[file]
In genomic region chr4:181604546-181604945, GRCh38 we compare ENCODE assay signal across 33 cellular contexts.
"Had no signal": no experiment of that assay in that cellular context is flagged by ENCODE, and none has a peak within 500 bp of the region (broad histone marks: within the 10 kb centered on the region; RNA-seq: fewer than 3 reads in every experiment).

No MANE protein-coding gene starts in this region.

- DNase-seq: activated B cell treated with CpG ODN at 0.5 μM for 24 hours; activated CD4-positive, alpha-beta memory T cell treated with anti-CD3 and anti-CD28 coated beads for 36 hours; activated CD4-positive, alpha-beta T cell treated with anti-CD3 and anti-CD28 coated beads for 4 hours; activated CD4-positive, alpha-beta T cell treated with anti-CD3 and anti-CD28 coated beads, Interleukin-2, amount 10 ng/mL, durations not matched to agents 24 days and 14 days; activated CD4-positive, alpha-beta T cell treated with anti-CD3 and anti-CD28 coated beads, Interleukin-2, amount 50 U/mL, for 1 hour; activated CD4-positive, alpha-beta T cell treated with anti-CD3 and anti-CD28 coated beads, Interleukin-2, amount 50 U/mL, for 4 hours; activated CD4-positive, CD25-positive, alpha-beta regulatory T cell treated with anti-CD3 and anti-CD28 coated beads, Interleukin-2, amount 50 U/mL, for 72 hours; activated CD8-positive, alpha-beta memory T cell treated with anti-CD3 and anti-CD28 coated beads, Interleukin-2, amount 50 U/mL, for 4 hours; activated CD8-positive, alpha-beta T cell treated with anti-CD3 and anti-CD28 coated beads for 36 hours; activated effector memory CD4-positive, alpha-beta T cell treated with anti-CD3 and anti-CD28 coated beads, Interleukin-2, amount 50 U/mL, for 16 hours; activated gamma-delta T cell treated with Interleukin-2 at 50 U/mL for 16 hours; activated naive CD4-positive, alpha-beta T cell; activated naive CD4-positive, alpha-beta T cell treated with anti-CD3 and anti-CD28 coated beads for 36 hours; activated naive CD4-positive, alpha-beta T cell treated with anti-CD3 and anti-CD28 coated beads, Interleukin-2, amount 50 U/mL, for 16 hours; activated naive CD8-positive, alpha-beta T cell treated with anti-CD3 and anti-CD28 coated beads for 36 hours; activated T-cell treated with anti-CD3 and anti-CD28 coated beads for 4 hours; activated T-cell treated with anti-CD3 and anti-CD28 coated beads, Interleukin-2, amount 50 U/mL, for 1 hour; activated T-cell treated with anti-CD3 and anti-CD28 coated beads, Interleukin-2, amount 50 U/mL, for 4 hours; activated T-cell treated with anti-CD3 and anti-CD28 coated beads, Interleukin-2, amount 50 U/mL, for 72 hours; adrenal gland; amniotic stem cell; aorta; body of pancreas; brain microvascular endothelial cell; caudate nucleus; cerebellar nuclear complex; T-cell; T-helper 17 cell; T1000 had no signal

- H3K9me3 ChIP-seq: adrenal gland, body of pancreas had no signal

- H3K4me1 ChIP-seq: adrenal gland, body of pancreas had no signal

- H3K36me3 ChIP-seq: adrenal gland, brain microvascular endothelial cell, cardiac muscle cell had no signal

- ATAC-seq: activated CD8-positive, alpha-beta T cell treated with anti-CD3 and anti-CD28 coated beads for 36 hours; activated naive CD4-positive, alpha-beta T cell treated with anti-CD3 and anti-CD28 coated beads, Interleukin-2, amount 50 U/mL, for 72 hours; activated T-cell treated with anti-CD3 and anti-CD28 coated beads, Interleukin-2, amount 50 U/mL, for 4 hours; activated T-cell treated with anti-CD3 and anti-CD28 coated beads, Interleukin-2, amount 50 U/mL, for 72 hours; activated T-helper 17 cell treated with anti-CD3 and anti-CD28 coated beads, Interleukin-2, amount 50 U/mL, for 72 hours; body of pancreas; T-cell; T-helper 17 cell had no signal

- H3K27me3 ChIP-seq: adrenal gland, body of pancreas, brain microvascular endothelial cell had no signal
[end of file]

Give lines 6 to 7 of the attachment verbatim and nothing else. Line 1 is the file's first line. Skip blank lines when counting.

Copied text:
- H3K4me1 ChIP-seq: adrenal gland, body of pancreas had no signal

- H3K36me3 ChIP-seq: adrenal gland, brain microvascular endothelial cell, cardiac muscle cell had no signal